Monthly Archives: July 2012
Go Daddy CEO Warren Adelman is stepping down to become a special advisor for the domain-name firm.
“I have reached a juncture in my life when I would like to spend more time with my family,” Adelman said in a press release outlining the move.
Scott Wagner, an executive at KKR, has been named interim CEO while the board searches for a permanent successor to Adelman, who has been with Go Daddy since 2002. KKR, along with Silver Lake Partners and Technology Crossover Ventures, bought Go Daddy last year. The deal was believed to be worth $2.25 billion.
Go Daddy, known for its envelope-pushing Super Bowl ads, recently launched an ad campaign for the Olympics that slightly toned do…
via Mashable! http://feeds.mashable.com/~r/Mashable/~3/a1Hyx7b2RbA/
A minor firestorm has hit the techblogosphere over the past several days regarding the removal of a Mitt Romney campaign ad on YouTube that contained a short clip of President Obama singing Al Green’s “Let’s Stay Together” (while at a campaign stop at the Apollo Theater in Harlem). Commentators used this as an occasion to blast an aspect of DMCA 512, the U.S. law that provides for “notice and takedown.” The knee-jerk reactions to this incident have been wrong-headed and a little bit depressing.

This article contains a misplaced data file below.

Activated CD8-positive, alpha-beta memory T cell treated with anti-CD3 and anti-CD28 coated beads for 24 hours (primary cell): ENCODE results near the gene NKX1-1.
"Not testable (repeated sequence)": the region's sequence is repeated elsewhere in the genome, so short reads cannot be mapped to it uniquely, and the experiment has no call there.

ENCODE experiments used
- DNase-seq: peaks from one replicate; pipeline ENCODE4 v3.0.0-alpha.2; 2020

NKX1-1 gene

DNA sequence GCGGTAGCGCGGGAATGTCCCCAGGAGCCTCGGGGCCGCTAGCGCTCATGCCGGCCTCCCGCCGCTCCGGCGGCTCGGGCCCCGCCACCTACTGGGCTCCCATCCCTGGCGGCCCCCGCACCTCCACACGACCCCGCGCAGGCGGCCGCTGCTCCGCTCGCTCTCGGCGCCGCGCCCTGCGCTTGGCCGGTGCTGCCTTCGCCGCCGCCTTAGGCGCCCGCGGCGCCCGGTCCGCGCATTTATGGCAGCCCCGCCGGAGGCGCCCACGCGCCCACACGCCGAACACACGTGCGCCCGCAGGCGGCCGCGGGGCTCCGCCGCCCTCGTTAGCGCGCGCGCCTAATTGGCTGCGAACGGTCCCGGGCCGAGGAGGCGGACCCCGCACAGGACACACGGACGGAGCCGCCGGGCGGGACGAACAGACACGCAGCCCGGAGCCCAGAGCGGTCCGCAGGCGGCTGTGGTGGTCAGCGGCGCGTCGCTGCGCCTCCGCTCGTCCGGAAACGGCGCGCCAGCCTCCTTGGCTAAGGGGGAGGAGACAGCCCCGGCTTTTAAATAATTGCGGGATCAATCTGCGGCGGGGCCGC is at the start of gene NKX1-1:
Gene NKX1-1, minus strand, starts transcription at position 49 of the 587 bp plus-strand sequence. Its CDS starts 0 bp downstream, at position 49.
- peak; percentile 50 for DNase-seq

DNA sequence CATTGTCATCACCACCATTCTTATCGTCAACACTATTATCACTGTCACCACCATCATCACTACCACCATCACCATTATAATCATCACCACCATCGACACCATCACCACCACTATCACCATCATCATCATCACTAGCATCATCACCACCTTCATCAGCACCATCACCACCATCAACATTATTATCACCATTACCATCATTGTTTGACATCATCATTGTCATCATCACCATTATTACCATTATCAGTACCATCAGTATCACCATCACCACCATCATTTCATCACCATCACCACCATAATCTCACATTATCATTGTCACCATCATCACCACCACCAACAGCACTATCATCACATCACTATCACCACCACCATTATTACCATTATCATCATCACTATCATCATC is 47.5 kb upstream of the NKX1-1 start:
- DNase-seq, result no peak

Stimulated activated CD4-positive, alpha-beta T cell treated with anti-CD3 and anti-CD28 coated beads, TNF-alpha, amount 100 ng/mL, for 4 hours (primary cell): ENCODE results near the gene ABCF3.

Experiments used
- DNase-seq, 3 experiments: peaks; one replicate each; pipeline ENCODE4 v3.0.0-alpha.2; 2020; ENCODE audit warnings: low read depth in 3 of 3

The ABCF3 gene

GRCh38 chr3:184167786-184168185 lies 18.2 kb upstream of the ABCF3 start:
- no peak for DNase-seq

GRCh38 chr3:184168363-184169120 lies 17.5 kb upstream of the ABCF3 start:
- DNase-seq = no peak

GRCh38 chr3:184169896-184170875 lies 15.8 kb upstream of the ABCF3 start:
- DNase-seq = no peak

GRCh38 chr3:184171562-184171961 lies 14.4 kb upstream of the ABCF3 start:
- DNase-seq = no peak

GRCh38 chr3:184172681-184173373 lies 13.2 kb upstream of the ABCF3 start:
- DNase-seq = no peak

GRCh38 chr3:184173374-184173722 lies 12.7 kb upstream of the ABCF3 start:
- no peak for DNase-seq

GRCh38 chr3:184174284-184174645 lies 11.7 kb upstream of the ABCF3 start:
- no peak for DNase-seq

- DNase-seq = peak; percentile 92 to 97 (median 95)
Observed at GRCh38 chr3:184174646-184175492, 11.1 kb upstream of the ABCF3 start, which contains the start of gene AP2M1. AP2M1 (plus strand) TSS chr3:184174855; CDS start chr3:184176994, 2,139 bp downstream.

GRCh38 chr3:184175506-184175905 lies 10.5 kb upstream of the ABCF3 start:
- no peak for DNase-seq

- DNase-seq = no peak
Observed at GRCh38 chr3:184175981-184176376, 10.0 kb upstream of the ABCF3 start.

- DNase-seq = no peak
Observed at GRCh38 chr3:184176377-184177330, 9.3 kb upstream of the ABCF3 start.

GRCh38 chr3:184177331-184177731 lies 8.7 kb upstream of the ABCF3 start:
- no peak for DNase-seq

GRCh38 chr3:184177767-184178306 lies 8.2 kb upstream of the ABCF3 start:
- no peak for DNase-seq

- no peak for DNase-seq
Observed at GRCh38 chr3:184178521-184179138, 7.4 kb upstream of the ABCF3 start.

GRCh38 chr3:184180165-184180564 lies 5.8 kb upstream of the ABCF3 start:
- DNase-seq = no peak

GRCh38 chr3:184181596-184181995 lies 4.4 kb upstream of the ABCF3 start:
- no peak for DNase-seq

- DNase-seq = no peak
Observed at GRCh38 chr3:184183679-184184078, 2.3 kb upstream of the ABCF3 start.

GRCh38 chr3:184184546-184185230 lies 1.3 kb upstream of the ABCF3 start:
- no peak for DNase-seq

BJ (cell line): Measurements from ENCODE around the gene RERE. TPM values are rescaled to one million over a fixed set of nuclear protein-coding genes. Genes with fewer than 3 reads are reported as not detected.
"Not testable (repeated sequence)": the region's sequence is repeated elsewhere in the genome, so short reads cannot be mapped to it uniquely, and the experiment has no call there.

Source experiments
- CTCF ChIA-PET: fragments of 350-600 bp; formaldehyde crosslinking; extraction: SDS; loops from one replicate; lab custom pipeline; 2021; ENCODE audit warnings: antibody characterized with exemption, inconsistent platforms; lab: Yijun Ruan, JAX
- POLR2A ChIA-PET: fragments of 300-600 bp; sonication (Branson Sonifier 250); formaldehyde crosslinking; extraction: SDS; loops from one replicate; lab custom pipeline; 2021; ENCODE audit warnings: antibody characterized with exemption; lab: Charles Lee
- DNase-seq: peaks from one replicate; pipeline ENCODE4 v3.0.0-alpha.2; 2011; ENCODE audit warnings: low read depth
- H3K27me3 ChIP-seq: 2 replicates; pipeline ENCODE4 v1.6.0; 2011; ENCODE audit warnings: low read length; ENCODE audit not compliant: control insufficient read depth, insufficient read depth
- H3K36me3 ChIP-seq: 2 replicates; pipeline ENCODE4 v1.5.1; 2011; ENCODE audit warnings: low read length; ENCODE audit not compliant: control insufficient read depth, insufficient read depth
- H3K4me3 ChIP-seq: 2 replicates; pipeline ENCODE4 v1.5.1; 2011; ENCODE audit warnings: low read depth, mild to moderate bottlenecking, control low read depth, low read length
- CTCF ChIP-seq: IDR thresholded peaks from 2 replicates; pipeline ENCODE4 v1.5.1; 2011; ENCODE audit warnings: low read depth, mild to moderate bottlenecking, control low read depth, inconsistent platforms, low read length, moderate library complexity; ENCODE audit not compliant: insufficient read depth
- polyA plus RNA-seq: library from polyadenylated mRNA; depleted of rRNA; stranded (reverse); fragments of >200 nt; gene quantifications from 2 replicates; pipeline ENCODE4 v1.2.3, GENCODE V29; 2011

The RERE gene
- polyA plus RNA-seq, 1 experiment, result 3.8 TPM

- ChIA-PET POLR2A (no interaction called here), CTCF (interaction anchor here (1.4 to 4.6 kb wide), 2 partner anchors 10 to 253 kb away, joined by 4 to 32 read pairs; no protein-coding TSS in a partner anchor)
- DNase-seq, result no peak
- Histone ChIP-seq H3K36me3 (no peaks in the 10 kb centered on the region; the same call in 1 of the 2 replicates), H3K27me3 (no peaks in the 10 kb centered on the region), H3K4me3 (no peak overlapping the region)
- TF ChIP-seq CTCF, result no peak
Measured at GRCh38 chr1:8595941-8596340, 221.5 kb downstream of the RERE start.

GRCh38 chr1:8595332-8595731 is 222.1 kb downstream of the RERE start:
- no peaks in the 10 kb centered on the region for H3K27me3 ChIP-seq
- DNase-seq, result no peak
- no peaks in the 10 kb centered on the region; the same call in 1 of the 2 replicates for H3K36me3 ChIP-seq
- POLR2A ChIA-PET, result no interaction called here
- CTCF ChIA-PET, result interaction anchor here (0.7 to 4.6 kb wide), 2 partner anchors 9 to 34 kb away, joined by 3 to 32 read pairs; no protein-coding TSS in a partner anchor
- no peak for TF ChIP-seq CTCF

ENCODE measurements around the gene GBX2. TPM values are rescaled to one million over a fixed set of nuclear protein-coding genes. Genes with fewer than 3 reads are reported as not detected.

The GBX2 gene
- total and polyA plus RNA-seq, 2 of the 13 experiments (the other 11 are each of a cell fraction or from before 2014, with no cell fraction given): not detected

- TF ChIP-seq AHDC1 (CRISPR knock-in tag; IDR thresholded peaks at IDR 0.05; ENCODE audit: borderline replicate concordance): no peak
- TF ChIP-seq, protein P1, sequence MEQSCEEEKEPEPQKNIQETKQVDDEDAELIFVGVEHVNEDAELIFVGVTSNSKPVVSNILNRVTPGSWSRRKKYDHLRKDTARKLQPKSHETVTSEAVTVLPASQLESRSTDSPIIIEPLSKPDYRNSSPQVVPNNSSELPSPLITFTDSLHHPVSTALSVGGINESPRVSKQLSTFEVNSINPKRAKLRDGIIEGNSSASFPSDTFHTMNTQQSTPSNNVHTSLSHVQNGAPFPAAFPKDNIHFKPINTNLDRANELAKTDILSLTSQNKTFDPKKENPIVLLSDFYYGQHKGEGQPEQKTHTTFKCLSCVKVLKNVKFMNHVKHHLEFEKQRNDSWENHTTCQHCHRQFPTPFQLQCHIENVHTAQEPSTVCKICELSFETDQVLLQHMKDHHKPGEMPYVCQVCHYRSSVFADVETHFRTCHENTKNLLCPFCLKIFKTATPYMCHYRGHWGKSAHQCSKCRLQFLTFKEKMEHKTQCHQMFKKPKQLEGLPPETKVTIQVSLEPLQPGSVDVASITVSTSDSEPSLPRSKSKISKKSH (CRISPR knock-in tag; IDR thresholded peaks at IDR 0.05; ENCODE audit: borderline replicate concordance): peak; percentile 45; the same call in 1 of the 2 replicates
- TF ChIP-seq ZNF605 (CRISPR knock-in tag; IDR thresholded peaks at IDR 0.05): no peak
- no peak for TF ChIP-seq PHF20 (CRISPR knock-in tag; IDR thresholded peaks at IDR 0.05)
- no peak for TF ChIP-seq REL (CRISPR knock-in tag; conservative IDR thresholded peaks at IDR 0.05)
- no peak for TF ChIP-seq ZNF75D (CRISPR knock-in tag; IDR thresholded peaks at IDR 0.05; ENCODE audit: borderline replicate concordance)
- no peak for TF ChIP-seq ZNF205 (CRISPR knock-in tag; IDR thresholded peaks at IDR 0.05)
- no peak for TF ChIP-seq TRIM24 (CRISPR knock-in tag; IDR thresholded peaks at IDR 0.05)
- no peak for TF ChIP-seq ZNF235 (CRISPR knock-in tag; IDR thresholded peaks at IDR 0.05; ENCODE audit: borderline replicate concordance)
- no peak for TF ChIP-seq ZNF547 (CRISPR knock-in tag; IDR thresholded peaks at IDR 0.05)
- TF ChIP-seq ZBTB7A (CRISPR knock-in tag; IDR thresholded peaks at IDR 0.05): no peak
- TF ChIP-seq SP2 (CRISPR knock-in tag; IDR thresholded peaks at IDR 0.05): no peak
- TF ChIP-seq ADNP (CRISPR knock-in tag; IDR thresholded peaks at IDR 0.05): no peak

The law says that if a copyright owner sends a proper notice to a site operator (in this case Google for YouTube) about an unauthorized content item, then the operator may take the item down to avoid liability. The law enables the operator to provide counternotice but stipulates that the operator must wait 10 days after issuing the counternotice for a reply period before it can…
View original post 580 more words
A judge sided with Apple (s aapl) on Friday, saying she would not provide detailed instructions to a jury about how to interpret patent drawings that lay out claims to the iPad and iPhone. Instead, U.S. District Judge Lucy Koh said it would be up to the jurors to use “the eye of an ordinary observer” to decide if Korean phone maker Samsung copied the drawings.
The ruling represents one of the final skirmishes before a closely-watched trial set to kick off Monday in San Jose near Apple’s headquarters. The California trial is the biggest showdown yet in a global struggle in which Apple is carpet-bombing Samsung with intellectual property claims in the hopes of removing Samsung products from store shelves and forcing it to pay massive damages.
The decision that the drawings can “speak for themselves” is significant because it means the judge will not, as Samsung had hoped…
View original post 286 more words